John 15:9-16, Romans 12:1-18, Joshua 1:7-9
What a grand occasion this is! When I became the Bishop of Springfield in March of 2011, it was right before both the rivers that define the geography of this town were so swollen with spring rains upstream in both the Ohio and Mississippi valleys, that there was a great fear that Cairo would be flooded into oblivion. There was great fear that this lovely and historic church, the very place where we are at this moment, would be covered with several feet of water. Instead, as you may recall, the Corps of Engineers diverted that water to some Missouri farmland, sparing Cairo yet one further indignity. A couple of months later, in June of that year, I made my first visit to this area, and witnessed the high water mark on the levee wall, and saw the large sinkholes that had opened up in what were once busy downtown streets. I met the one remaining active Episcopalian who continued to worship faithfully at Redeemer, and it broke my heart to think that we might well have to put these beautiful windows into storage, board up the holes, deconsecrate the building, and simply let nature take its course gradually over the years. So, with that as my introduction, you can imagine the joy welling up in my heart as I share this celebration of a new ministry with all of you here this morning.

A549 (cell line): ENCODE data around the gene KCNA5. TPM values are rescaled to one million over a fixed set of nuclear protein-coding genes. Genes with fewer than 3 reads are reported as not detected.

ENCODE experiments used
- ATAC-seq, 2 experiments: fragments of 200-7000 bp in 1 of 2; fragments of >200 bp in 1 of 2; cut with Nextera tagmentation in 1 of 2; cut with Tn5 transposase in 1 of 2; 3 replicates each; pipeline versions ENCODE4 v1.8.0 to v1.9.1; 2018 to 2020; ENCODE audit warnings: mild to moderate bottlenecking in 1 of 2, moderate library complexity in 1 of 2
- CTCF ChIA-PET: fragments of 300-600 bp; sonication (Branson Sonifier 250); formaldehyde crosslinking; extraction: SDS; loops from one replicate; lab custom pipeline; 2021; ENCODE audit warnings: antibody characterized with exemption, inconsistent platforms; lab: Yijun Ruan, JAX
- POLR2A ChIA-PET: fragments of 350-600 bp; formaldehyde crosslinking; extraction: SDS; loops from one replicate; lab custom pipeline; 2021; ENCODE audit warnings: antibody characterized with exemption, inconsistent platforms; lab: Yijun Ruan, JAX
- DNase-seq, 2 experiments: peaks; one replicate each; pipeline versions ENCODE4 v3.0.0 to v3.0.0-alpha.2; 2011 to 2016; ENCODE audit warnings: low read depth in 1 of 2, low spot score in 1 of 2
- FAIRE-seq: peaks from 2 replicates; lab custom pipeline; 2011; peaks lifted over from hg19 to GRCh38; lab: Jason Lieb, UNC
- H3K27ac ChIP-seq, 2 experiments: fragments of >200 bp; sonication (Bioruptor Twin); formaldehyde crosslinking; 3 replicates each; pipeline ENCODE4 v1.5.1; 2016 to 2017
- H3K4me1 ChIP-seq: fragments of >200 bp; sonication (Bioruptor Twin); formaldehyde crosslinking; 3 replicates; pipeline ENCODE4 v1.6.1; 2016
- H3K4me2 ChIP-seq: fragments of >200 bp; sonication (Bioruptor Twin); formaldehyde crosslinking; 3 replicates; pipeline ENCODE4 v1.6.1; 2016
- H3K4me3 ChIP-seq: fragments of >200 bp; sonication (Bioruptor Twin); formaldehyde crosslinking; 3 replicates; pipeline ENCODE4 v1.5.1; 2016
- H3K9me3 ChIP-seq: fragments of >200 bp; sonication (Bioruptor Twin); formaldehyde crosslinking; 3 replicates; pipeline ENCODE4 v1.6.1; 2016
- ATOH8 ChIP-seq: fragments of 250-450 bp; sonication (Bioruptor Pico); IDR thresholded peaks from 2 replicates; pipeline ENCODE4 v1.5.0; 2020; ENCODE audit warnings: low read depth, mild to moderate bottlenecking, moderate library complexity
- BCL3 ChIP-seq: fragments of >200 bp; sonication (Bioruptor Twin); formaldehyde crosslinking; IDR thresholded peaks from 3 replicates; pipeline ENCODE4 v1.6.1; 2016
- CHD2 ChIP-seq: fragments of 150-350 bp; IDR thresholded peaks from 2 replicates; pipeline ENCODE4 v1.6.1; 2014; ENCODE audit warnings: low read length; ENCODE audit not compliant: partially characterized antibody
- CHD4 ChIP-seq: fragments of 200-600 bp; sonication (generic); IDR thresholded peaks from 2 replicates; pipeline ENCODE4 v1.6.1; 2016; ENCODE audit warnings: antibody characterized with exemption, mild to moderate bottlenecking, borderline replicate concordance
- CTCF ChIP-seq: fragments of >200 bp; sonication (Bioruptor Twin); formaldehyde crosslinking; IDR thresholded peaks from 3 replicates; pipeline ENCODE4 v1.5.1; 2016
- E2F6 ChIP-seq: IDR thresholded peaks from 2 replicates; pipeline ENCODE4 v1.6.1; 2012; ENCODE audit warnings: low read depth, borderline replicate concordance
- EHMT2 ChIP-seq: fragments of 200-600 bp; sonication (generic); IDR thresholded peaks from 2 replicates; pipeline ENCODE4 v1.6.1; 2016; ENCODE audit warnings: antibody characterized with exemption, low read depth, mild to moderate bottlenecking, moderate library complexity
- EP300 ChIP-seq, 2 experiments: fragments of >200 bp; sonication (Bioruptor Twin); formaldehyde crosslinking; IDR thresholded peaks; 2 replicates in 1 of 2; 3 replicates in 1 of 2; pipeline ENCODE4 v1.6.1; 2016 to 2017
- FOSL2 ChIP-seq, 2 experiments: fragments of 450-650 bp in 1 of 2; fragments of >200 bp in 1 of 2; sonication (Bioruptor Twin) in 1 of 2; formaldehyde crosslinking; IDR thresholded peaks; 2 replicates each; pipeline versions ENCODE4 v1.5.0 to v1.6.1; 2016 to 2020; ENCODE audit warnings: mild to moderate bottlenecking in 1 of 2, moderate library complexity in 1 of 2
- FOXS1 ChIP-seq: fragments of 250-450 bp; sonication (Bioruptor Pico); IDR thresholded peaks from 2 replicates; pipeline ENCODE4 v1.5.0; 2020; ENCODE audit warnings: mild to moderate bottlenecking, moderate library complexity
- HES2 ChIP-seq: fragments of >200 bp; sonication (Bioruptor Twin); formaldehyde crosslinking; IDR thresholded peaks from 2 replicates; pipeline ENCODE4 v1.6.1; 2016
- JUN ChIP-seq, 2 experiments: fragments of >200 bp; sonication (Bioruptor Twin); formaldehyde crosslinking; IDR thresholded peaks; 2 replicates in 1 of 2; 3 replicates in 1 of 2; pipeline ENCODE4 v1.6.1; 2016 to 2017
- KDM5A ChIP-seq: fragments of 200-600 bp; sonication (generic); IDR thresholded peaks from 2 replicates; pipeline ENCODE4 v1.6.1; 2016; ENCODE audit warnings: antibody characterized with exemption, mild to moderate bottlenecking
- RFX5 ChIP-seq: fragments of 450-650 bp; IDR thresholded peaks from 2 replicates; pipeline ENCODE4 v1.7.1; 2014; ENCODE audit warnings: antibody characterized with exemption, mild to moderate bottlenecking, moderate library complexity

The scriptures appointed for this event are full of advice, which is entirely appropriate for the celebration of a new ministry. Let’s look at some of the highlights. In the twelfth chapter of St Paul’s letter to the Romans, we hear the Apostle tell us to “outdo one another in showing honor.” In other words, don’t just be polite and respectful, but make it a competition among yourselves. Always be looking for ways to one-up your neighbor in showing honor and affection and love. In the gospel of John, Jesus takes leave from his disciples on the eve of his crucifixion and tells them to “abide” in him, to remain steadfastly connected to him, to draw their life from him, and, along the same lines as Paul’s advice to the Romans, to constantly be about loving each other. And, in our first reading, from the Old Testament book of Joshua, in a scene that also takes place at a turning point, a watershed moment in the experience of the people of God, the Lord himself is commissioning Joshua as the new leader of that people. Moses has died; the people are about to end their wandering in the wilderness and enter the Promised Land. It truly is the celebration of a new ministry! And the Lord tells Joshua, in effect, “Keep to the straight and narrow. Go where I’ve told you to go and do what I’ve told you to do. Don’t let curiosity or boredom get the best of you, and start veering off this way or that. If you do what I’m saying you will have good success.” Good success. That’s a pretty compelling argument, isn’t it? I mean, who would not want good success?